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Expanding Choice for Physician Board Certification (NBPAS) with Dr. Paul Mathew
A rite of passage for doctors is completing a residency in a specialty. Sometimes, they complete multiple specialty trainings but ultimately sit at the end of their years of training for board certification. At one time, once a physician got board certified, they were considered a specialist for life and no further testing or training was necessary. That all changed in the 1990s as the governing board for all the specialties, the American Board of Medical Specialties (ABMS) began to require that new trainees only receive time limited certification. This meant they would have to undergo new testing or requirements in order to maintain their board certification.
Initially, this expiration was every ten years and usually just involved an exam. Physicians grumbled about retesting within their discipline which required time, money, and travel usually. Eventually, over the years, the testing and continuing education modules grew and expanded requiring more and more time and expense. Now, a physician who is triple board certified, like a hematologist-oncologist, would have to do testing every 2-3 years with almost continuous rounds of studying parts of medicine that he/she no longer practices. This can cost the doctor upwards of $40,000 every ten years!
Why NBPAS is Needed
As the onerous and expensive requirements for ABMS recertification continued to pile up, doctors from prestigious medical institutions from around the country decided that it was time for another choice for board recertification. The concern was not in the initial training and certification process but simply in the verification of continued mastery in the doctor’s field of practice. Therefore, they set out to create a board certification that recognized prior training but focused continued medical education that the physician felt best helped them in their day to day practice.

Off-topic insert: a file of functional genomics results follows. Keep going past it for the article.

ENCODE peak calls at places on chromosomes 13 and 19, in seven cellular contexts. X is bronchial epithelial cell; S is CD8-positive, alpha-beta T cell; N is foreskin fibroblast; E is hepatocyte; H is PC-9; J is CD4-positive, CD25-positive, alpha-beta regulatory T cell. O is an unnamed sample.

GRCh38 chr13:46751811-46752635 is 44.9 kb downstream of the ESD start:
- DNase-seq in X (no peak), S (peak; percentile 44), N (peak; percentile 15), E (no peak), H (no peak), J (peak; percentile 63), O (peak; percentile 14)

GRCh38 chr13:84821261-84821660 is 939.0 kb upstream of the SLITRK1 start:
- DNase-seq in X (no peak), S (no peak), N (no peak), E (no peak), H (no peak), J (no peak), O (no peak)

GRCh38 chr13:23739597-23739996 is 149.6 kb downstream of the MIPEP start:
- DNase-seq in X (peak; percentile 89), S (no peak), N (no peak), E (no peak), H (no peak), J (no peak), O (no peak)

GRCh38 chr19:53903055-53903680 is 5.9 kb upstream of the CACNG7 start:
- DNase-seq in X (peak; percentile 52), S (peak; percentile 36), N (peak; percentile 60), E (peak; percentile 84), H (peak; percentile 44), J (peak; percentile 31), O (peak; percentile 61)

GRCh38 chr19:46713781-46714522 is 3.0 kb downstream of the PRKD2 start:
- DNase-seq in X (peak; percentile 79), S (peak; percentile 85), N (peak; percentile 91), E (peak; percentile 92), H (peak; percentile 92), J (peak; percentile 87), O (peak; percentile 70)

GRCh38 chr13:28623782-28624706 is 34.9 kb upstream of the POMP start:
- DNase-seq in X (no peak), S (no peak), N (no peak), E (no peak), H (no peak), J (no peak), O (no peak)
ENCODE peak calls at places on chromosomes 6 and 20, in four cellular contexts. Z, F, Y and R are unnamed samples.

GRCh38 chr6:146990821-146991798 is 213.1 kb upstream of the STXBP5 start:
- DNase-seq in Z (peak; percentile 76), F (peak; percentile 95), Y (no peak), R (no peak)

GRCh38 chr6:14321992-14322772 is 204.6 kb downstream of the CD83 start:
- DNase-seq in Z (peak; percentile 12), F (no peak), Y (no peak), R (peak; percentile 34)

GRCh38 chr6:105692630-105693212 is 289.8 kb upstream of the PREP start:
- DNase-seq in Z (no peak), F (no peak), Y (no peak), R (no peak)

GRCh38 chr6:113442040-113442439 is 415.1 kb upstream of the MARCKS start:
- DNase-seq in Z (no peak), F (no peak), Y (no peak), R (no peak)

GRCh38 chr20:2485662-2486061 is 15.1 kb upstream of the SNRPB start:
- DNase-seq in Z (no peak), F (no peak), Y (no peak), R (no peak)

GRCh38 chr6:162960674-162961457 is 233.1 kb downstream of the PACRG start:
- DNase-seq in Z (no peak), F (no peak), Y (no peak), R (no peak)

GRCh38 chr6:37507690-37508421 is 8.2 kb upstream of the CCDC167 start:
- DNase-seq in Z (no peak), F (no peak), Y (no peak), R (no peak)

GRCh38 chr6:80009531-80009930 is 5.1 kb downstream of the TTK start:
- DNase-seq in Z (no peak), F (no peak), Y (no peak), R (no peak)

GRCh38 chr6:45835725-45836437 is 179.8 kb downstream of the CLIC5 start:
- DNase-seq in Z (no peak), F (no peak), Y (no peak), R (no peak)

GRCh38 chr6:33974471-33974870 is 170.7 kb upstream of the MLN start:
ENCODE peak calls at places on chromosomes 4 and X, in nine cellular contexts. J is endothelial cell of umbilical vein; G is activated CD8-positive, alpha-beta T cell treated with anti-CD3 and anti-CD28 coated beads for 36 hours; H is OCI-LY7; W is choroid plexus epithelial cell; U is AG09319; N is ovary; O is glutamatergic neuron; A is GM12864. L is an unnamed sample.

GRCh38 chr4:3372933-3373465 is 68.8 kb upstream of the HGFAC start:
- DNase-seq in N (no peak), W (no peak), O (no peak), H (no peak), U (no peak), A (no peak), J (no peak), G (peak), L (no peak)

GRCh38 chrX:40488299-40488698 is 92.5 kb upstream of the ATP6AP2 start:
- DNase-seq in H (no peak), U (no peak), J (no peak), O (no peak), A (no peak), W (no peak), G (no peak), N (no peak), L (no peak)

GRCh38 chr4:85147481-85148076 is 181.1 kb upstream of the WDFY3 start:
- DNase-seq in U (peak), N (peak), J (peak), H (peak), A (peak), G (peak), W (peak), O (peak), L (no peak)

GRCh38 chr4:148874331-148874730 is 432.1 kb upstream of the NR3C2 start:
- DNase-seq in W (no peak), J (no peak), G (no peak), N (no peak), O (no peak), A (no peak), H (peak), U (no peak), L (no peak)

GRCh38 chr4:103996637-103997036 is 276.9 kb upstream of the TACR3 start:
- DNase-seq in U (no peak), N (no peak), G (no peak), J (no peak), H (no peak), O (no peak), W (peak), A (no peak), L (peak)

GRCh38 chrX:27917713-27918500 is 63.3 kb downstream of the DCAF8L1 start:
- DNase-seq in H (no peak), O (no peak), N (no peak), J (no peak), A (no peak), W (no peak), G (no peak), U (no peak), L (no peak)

This allowed the new all volunteer board to decrease the annual certification price to only 30% of the ABMS price while also drastically eliminating all of the mind-numbing busywork that doctors say contributes nothing to their practice but grows their burnout. Doctors were upset over the perceived exploitation and lack of response to their concerns over the recertification process so another choice through the NBPAS is a welcome addition.
NBPAS is Now Accepted by URAC and NCQA
One of the main limitations in the acceptance of NBPAS by hospital credentialing committees is the fact that private insurance carriers couldn’t get credentialed by their credentialing bodies if they didn’t use ABMS credentialed physicians only. Hospitals were very hesitant to allow medical staff who were not qualified to get paid by insurance carriers as they feel that this puts their patients at risk for surprise bills. Fortunately, NBPAS has now obtained acceptance by NCQA and URAC which are the main credentialing services for insurance carriers. This paves the way for physicians to have a choice between the ABMS certification or NBPAS and still get paid.